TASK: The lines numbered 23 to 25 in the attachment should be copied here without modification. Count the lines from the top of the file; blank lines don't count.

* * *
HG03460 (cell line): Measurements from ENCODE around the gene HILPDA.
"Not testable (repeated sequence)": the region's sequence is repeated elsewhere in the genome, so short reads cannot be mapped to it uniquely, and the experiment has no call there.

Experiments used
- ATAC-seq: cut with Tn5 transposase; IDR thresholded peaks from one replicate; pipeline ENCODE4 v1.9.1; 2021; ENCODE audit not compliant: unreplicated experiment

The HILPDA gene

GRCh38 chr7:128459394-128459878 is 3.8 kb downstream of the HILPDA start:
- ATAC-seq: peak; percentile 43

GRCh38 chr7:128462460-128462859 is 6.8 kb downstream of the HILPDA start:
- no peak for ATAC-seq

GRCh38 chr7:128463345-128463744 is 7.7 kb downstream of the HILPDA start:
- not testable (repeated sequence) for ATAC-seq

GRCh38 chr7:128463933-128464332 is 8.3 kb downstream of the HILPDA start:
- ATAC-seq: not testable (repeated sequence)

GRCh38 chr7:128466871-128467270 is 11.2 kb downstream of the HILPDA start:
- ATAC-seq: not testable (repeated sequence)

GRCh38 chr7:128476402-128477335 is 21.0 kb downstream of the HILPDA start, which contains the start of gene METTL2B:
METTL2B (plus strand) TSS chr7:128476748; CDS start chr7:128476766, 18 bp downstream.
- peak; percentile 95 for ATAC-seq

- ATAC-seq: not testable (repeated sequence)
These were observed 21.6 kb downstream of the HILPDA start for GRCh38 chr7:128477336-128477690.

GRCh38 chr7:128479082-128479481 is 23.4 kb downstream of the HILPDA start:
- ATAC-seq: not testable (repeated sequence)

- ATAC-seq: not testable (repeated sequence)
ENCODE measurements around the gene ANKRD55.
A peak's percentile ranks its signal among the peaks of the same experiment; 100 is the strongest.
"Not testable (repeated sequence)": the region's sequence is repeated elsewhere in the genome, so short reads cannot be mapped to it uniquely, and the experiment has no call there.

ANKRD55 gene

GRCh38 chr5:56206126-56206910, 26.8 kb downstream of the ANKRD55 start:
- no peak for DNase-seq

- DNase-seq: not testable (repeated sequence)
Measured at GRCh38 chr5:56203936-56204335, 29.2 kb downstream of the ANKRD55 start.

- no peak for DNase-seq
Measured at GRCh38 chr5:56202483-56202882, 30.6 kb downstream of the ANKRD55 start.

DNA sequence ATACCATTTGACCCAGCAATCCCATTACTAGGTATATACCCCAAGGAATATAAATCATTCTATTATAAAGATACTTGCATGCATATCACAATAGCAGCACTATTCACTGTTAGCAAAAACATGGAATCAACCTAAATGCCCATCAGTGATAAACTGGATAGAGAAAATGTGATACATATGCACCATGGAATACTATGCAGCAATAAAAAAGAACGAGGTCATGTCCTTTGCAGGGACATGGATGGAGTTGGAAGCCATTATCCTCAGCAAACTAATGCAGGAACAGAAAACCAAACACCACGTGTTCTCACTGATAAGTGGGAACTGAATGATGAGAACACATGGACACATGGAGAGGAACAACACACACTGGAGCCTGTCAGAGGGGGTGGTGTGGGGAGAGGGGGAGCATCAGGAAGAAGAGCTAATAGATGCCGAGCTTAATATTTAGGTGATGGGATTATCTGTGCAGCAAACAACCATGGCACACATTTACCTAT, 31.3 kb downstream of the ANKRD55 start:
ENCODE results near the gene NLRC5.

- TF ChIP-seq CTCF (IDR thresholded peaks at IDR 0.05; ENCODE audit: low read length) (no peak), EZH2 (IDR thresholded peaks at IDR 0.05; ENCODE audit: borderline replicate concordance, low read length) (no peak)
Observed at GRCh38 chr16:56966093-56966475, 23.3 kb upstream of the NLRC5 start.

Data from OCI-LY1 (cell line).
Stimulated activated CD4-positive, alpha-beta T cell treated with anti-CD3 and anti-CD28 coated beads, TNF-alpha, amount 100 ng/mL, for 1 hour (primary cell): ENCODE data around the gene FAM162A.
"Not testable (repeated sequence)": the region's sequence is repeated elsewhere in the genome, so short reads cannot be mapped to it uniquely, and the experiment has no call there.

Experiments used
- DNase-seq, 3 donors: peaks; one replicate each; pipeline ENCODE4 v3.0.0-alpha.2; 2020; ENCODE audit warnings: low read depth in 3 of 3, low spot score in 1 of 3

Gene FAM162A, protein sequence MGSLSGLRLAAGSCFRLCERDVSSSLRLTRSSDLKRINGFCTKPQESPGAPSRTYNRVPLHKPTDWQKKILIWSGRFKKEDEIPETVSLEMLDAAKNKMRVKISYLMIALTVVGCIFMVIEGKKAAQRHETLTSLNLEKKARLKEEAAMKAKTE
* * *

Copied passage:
- ATAC-seq: not testable (repeated sequence)
ENCODE measurements around the gene ANKRD55.
A peak's percentile ranks its signal among the peaks of the same experiment; 100 is the strongest.